If your website specializes in providing content rather than selling products, machine learning can still help. Websites like YouTube base the videos that they recommend on the sorts of videos that those users have already watched, liked and otherwise responded to positively in the past. No matter the topic of the website you're developing, a dose of machine learning along the way can almost certainly target your efforts more precisely.
Human nature being what it is (mercurial and unfocused), not every search result is relevant to what a customer truly wants. Machine learning can help obviate that problem through sheer volume of data collected. The more you have, the more random spur-of-the-moment searches will be screened out as unimportant, leaving the algorithm to yield legitimate product interest and seemingly "magically" accurate additional recommendations.
The reality is that AI website builders are still in their infancy. Code they produce for websites and apps can be clunky, hard to edit, and aesthetically questionable to put it politely. Where the technology shines is in completing relatively simple tasks, such as a landing page, which frees up a developer or designer for higher level creative ideation.
Machine learning can also be helpful in the area of problem-solving and refinement after the site goes live. For example, you can put the algorithm to work examining user complaints about features and flaws that have crept into the design. Examining common user complaints can help guide developers take corrective measures or avoid these pitfalls in future projects.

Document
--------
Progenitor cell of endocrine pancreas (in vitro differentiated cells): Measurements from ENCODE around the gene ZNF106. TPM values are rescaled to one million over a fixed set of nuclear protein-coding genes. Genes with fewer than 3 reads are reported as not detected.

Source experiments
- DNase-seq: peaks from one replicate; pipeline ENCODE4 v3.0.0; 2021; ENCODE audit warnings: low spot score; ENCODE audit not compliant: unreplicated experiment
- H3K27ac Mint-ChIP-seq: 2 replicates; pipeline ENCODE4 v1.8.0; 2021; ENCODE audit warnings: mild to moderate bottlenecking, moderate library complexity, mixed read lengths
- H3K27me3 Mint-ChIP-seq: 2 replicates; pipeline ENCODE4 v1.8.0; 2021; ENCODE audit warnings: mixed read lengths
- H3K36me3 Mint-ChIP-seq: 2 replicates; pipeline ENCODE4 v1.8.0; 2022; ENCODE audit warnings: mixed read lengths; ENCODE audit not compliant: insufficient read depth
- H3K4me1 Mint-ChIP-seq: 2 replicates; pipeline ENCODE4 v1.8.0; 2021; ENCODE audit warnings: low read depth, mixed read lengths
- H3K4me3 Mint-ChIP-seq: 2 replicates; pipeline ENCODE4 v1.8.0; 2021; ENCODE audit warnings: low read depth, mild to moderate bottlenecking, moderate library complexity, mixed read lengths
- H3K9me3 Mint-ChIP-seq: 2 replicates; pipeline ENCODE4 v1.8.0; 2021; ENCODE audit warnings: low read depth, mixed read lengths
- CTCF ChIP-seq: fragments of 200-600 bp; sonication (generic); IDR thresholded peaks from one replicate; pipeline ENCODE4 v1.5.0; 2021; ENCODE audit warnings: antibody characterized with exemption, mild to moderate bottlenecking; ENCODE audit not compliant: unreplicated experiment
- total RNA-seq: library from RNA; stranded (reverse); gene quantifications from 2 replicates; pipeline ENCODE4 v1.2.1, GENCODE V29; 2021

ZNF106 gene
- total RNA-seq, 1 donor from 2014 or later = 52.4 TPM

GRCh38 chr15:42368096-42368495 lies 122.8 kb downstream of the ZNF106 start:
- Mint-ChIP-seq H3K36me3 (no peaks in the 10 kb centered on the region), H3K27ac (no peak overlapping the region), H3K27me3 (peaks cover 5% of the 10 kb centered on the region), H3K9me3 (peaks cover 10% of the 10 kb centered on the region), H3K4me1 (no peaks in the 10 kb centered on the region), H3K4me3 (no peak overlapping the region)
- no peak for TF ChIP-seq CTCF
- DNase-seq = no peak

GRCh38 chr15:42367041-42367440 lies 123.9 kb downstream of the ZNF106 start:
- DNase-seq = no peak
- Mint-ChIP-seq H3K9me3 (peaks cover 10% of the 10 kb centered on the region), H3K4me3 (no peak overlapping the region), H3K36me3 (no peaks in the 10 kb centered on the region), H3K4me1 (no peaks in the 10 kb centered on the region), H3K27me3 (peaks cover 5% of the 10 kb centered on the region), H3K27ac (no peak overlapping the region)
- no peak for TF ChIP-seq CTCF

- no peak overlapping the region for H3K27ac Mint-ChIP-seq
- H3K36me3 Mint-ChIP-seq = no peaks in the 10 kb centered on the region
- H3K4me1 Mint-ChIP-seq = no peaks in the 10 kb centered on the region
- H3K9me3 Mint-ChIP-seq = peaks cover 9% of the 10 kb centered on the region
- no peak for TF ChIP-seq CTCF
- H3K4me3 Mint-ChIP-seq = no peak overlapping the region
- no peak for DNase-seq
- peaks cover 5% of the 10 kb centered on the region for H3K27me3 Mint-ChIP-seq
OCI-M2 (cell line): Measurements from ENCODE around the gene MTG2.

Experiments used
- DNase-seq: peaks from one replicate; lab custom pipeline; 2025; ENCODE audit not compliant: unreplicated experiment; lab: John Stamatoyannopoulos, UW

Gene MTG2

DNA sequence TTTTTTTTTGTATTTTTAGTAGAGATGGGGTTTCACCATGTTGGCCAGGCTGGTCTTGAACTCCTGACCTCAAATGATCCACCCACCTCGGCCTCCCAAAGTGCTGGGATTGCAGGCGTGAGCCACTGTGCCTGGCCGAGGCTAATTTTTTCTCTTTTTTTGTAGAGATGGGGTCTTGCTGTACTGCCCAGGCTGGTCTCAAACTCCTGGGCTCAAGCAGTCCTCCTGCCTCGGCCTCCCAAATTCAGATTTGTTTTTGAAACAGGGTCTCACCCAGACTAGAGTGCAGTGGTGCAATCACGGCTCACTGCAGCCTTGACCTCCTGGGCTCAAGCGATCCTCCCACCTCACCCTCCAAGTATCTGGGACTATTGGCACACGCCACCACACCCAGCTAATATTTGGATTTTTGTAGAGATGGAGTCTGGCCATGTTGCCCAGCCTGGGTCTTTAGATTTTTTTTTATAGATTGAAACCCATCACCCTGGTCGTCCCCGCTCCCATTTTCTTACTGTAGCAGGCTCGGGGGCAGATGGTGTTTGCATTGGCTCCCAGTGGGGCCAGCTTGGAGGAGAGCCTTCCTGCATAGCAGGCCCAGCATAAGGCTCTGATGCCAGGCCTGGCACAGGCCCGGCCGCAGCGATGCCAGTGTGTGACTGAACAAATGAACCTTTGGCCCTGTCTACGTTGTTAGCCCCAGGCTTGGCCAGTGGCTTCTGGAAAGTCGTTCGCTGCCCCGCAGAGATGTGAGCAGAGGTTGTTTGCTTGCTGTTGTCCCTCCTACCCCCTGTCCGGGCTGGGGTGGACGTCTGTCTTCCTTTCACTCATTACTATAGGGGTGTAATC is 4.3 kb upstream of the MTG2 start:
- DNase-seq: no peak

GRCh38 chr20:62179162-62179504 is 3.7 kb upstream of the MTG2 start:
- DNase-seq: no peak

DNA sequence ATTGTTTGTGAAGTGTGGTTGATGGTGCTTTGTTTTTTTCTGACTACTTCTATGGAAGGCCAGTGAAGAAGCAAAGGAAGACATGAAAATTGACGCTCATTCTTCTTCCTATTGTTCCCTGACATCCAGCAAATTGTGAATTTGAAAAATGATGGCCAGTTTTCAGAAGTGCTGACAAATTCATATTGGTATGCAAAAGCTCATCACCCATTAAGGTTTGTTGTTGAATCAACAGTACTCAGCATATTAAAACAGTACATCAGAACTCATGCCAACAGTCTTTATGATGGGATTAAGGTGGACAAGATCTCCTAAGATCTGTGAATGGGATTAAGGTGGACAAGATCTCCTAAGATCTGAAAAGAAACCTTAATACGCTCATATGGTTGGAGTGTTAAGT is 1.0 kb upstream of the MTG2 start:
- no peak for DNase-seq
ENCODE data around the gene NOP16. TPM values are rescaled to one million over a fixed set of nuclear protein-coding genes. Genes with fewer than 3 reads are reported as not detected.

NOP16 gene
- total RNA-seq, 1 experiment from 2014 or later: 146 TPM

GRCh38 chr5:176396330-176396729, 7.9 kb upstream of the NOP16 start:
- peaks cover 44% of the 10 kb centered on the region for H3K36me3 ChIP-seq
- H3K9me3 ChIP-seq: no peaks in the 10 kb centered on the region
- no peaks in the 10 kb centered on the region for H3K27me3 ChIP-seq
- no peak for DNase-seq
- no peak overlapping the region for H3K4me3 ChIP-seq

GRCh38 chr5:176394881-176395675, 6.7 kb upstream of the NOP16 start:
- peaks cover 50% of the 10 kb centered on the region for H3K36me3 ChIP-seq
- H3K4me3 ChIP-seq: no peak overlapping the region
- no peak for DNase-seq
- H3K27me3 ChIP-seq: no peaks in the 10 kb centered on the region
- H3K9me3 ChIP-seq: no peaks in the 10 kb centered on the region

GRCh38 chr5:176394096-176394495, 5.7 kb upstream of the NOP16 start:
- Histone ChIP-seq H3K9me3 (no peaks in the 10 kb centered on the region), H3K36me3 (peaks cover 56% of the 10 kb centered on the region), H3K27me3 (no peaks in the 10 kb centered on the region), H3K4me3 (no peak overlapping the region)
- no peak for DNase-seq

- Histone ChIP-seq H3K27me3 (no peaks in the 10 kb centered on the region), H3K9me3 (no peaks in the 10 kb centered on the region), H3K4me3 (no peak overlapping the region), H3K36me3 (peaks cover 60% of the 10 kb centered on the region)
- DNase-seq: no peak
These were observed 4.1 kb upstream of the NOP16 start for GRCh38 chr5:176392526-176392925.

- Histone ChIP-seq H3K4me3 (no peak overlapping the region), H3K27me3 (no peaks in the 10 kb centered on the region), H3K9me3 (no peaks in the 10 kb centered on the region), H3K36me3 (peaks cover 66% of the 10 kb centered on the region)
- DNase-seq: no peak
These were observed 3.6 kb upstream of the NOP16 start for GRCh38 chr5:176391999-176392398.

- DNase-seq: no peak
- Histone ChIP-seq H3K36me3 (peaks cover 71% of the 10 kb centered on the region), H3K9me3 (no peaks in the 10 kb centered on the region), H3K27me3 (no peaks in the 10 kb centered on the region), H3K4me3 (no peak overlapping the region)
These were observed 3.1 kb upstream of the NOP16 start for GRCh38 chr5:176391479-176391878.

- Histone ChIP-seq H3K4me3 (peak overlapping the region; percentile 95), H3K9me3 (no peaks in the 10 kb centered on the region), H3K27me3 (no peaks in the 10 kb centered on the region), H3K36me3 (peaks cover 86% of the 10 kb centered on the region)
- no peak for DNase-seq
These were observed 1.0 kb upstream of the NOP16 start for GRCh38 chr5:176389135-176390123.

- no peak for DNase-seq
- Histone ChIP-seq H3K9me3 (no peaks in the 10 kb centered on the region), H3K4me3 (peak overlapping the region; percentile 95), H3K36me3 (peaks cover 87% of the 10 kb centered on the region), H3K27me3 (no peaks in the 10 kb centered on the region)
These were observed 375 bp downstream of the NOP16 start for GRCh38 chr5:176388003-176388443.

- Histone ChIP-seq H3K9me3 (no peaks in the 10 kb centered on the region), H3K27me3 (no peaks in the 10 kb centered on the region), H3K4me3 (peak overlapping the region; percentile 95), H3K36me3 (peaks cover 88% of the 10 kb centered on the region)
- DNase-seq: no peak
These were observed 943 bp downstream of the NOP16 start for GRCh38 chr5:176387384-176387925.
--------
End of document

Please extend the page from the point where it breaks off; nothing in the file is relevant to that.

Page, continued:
If you run a business that stores large quantities of customer data on company servers, you automatically become a hacker target. Effective cybersecurity has become mandatory for a website or online business. The good news is that malware attacks tend to follow predictable patterns, which makes preventing them an excellent repetitive task for machine learning algorithms.
For instance, algorithms can be used to detect likely phishing scams by examining the particular language used in previous attempts and comparing it to incoming e-mail. Other machine learning uses include warning when software or hardware needs updating or reconfigured in order to best repel against new or evolving threats.
The Big Idea here is that any website you build and take online assumes a security risk. Machine learning can buy at least some peace of mind in that area as well as reduce costs needed for IT staff.
Even if AI/ML-powered website and app builders aren't an effective substitute for human programmers (yet), given the intricate web design process and need for creativity and intuition, any work that can be offloaded to an algorithm is a benefit. Expect more of this in the future. Rather than seeing "smart" website builders as a threat, those in the development industry should embrace them as a tool. Do carpenters eschew hydraulic nail drivers on the assumption that it will one day put them out of work? Not the smart ones. Instead, they see a better, faster project completion rate.
Machine learning is a revolutionary technology of such broad scope and power that, as it develops, it will likely leave few aspects of human life untouched. In the field of web development, as in other areas, its astounding pattern-recognition skill paired with automatic learned responses can reduce the amount of hard labor involved in creating a website as well as add insights gleaned from data sets too massive for a human to analyze.
What do you think about machine learning? Be sure to leave your comments below.